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Forging her own future: A glimpse into a second chance

May 19, 2019
Katie Mullaly - Register Staff Writer (kmullaly@faribaultcountyregister.com) , Faribault County Register

For any new college graduate, once a tassel is moved from the right of the graduation cap to the left of the cap, a great sense of accomplishment is sure to follow. For Jennifer Howard, 36, that sense of accomplishment came in duplicate.

Howard not only graduated as a Minnesota State University, Mankato graduate, but she is also a graduate of the Faribault, Martin and Jackson County Drug Court program.

This feat, though it may seem small for some, is a massive accomplishment to anyone who has been through substance abuse and succeeded enough to better themselves for the rest of their lives.

Article Photos

Five years ago, Jennifer Howard did not know what her future held. Today, she celebrates a sober life and a new bachelors degree in Alcohol and Drug Studies from Minnesota State University, Mankato. She hopes to work with women and children in the near future.

Howard says her eye-opening day was Sept. 29, 2014.

"That day, I was made aware that the police received a warrant to search my house and while I was gone, they did a full search of my house, found incriminating items, and left a note to tell me the things I was charged with and I had a warrant out for my arrest. It also meant that they were going to take my babies."

Howard says as soon as she realized the extent of the severity she was facing, her fight or flight mode set in.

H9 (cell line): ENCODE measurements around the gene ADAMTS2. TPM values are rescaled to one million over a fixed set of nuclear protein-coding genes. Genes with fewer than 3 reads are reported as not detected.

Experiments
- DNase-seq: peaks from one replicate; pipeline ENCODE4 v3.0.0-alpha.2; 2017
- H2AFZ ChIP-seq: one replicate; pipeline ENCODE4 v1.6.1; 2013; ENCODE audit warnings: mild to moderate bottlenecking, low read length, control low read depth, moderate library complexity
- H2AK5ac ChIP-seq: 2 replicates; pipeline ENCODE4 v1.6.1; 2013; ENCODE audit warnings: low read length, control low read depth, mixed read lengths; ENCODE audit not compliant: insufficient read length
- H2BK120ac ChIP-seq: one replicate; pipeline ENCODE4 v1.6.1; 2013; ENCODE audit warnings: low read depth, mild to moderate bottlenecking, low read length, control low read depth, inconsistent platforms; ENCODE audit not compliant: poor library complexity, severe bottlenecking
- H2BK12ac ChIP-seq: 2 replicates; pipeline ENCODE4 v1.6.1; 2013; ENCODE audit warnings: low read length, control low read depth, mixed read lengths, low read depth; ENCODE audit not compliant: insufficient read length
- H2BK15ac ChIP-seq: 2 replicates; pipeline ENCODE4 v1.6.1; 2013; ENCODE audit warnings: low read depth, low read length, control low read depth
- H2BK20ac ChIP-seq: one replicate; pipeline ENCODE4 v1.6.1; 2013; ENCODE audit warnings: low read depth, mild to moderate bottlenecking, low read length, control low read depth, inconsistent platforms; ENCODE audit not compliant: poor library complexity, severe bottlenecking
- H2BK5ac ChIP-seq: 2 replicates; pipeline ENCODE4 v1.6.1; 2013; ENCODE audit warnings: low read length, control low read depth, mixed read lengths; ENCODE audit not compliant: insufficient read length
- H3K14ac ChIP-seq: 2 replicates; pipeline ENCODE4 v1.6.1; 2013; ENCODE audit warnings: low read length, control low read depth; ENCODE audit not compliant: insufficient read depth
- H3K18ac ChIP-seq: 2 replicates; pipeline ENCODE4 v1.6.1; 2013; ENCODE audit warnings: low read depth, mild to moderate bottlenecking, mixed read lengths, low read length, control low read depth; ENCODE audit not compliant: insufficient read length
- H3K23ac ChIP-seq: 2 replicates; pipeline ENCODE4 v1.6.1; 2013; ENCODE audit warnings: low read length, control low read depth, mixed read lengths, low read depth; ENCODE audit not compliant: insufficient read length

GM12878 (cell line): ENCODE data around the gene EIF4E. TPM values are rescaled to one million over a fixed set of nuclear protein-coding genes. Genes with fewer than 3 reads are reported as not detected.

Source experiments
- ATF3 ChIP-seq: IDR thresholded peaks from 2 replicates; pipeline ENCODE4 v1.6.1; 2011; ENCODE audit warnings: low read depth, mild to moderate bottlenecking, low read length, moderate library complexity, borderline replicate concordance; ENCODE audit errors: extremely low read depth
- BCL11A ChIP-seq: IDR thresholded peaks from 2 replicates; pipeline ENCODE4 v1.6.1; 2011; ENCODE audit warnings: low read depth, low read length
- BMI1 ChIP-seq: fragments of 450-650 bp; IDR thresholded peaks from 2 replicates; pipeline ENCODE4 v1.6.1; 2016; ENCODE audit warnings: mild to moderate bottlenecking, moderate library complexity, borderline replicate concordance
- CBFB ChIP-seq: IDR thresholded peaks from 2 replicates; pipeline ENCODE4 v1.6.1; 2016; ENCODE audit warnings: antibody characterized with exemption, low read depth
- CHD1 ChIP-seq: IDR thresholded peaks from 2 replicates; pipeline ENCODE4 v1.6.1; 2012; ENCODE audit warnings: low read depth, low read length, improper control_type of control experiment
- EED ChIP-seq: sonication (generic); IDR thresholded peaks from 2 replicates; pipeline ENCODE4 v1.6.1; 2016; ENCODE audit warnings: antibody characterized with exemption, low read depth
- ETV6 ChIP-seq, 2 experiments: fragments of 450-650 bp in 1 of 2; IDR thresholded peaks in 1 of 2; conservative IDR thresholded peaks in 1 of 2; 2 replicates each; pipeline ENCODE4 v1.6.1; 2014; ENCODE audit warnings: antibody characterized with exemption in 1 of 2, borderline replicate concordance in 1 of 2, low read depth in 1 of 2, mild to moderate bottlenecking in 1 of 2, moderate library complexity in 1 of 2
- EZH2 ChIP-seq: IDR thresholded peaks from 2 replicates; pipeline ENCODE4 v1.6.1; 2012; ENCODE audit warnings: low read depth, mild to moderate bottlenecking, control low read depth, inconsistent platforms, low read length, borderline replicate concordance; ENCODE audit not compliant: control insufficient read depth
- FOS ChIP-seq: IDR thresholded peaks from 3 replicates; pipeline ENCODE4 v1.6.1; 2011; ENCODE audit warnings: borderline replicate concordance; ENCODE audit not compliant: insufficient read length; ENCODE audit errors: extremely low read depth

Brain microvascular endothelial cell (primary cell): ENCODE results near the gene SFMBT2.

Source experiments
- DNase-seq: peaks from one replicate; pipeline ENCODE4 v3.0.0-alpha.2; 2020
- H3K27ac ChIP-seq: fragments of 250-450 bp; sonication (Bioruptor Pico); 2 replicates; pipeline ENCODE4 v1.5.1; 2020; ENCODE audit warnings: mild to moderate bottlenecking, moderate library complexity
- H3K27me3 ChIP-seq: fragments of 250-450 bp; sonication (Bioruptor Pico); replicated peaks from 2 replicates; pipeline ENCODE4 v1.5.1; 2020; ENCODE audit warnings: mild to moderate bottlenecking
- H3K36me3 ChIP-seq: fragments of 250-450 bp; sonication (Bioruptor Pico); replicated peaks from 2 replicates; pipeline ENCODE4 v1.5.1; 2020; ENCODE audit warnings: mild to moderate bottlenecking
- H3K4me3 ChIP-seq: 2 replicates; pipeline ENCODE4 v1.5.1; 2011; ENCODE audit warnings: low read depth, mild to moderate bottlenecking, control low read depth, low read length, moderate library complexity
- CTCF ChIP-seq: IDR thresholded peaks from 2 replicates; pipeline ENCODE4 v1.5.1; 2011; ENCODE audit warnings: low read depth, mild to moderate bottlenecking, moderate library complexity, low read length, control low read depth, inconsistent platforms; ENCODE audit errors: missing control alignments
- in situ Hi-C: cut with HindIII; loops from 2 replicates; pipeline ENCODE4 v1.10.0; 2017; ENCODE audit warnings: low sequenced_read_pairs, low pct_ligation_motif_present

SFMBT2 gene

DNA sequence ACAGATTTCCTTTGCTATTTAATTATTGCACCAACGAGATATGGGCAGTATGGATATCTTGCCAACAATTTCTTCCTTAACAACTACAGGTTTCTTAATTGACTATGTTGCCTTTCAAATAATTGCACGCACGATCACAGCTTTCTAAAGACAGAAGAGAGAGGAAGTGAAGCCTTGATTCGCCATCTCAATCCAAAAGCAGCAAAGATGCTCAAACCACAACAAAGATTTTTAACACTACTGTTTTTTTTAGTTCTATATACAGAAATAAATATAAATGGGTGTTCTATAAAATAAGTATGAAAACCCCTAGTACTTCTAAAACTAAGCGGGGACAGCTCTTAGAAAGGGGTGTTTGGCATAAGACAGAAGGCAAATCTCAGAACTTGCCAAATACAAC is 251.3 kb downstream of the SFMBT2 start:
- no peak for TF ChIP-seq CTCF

"Panic mode hit right away that fight or flight response kicked in. So I called my mom, made sure my kids were in a safe place and I proceeded to try and hide. It didn't last long," she says, now able to laugh at her decision. "I was hiding until about Oct. 4, when law enforcement found me, stated they had a warrant for my arrest and put me in jail."

She says after the arrest, she was in jail until a bed at a treatment center opened. And that bed did not become available until almost a month later.

During her time in jail, Howard says she spent most of the time naturally detoxing from the drugs she was on, which included a lot of sleeping, a lot of yelling, and a lot of talking to God.

"I would just sit there and read my Bible, and I would pray and cry," says Howard. "It was literally my time to talk with God and get my stuff straight."

"There was a time during those 30 days where she chewed me out for not getting her out of jail," laughs Cindy Sorgenfrie, who made the decision to not bail her daughter out of jail. "Of course that's a hard decision, but what would her benefit be if I just came and got her out of jail? There would not have been the amount of healing there was if I had bailed her out."

It was at around this time, that Howard's inner voice became louder and louder. She says she was determined immediately to succeed through the processes she had to go through to not only get her family back, but to get herself back.

After a bed became open at Fountain Centers in Albert Lea, Howard was transfered and was there for 28 days.

"For what you are trying to deal with as a person going through all of this reality at once, it is such a short time," she says of her stay at Fountain Centers. "I'm a firm believer that I would not have been as successful at treatment had I not had that 30-day detox in jail."

It was around Thanksgiving that Howard successfully completed her time at Fountain Centers and was even able to come home to Blue Earth to spend the holiday with her family.

Howard shares that most people do not get beyond the 28-day program, and feels the reason there is such a high rate of relapse is because many people go back to the lives and the environment that caused their initial problems.

"Once I was done with treatment, I had a new house, I had a new car, I had a new phone, and I didn't use Facebook anymore, so all of those old connections I had I purposefully chose to not maintain them because?I knew it was going to help me in the long run."